(1) Misrepresenting pertinent facts or insurance policy provisions.
(2) Failing to acknowledge and act reasonably promptly upon communications with respect to claims arising under insurance policies.
(3) Failing to adopt and implement reasonable standards for the prompt investigation of claims arising under insurance policies.
(4) Refusing to pay claims without conducting a reasonable investigation.
(5) Failing to affirm or deny coverage of claims within a reasonable time after fully completed proof of loss documentation has been submitted.
(6) Not attempting in good faith to effectuate prompt, fair and equitable settlements of claims in which liability has become reasonably clear. In particular, this includes an obligation to promptly pay property damage claims to innocent third parties in clear liability situations. If two or more insurers share liability, they should arrange to make appropriate payment, leaving to themselves the burden of apportioning liability.
(7) Compelling a first party claimant to initiate or submit to litigation, arbitration, or appraisal to recover amounts due under an insurance policy by offering substantially less than the amounts ultimately recovered in such actions or proceedings.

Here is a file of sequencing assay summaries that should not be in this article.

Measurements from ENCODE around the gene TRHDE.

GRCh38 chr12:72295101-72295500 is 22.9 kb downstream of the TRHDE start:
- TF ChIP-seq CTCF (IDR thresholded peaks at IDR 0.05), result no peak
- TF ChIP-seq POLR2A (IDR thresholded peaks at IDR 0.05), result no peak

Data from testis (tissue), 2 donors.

(8) Attempting to settle a claim for less than the amount to which a reasonable person would have believed he or she was entitled by reference to written or printed advertising material accompanying or made part of an application.
(9) Making a claim payment to a first party claimant or beneficiary not accompanied by a statement setting forth the coverage under which the payment is made.
(10) Asserting to a first party claimant a policy of appealing arbitration awards in favor of insureds or first party claimants for the purpose of compelling them to accept settlements or compromises less than the amount awarded in arbitration.
(11) Delaying the investigation or payment of claims by requiring a first party claimant or his or her physician to submit a preliminary claim report and then requiring subsequent submissions which contain substantially the same information.